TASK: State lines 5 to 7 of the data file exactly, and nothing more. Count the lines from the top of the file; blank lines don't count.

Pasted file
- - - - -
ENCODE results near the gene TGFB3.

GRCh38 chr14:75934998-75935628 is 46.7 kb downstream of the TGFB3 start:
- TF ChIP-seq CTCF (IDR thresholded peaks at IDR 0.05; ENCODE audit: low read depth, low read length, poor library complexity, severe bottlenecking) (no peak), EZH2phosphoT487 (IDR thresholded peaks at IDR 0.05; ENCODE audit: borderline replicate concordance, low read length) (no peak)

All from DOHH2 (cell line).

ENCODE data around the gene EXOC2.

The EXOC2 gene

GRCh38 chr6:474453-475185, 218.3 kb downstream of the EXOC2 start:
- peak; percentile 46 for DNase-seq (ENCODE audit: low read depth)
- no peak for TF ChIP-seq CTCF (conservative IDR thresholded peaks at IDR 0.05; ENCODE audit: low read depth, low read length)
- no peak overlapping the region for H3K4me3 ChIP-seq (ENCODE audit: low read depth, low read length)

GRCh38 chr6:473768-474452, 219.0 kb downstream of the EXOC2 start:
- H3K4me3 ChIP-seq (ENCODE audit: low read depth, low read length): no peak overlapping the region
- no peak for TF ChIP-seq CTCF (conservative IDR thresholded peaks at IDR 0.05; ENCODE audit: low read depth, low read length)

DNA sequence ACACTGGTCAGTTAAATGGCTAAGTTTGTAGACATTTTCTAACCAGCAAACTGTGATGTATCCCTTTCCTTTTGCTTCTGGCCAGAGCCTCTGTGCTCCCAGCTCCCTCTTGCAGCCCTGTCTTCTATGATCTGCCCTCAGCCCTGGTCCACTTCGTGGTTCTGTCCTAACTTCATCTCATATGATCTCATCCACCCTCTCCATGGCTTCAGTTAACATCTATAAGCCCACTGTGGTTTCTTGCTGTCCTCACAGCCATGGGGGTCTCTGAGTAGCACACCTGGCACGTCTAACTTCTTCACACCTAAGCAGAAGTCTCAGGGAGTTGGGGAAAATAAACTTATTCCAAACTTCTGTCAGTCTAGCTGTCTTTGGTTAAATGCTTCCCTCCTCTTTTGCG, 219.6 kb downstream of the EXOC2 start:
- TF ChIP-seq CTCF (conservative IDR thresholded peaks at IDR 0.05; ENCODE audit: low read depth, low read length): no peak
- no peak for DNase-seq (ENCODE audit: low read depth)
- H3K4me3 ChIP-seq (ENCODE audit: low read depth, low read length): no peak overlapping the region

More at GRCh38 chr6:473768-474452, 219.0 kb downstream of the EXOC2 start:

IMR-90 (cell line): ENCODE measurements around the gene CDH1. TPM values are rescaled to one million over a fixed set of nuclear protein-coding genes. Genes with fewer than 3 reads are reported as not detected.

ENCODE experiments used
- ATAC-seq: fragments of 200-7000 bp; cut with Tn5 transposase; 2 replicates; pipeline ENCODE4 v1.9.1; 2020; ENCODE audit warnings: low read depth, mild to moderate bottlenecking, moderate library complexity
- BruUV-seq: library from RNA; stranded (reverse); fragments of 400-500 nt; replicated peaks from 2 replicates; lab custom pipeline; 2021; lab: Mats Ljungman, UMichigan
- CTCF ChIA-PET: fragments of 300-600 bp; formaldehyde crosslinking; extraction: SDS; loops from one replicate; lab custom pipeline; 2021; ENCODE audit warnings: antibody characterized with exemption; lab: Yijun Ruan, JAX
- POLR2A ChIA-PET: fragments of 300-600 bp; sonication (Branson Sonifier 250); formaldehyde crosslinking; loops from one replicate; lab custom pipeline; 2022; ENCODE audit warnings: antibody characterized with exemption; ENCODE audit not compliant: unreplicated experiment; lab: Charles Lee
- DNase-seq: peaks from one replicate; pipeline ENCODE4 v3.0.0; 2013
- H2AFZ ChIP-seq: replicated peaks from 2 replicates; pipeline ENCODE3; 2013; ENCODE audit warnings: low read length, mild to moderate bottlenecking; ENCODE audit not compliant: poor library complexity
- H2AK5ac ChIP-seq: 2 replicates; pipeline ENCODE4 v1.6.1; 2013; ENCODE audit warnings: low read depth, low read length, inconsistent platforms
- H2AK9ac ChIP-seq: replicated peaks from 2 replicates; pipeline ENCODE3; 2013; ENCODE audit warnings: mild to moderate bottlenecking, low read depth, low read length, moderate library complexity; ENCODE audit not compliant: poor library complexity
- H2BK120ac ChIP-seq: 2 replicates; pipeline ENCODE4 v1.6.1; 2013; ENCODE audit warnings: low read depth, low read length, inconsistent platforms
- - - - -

ENCODE data around the gene EXOC2.

The EXOC2 gene

GRCh38 chr6:474453-475185, 218.3 kb downstream of the EXOC2 start: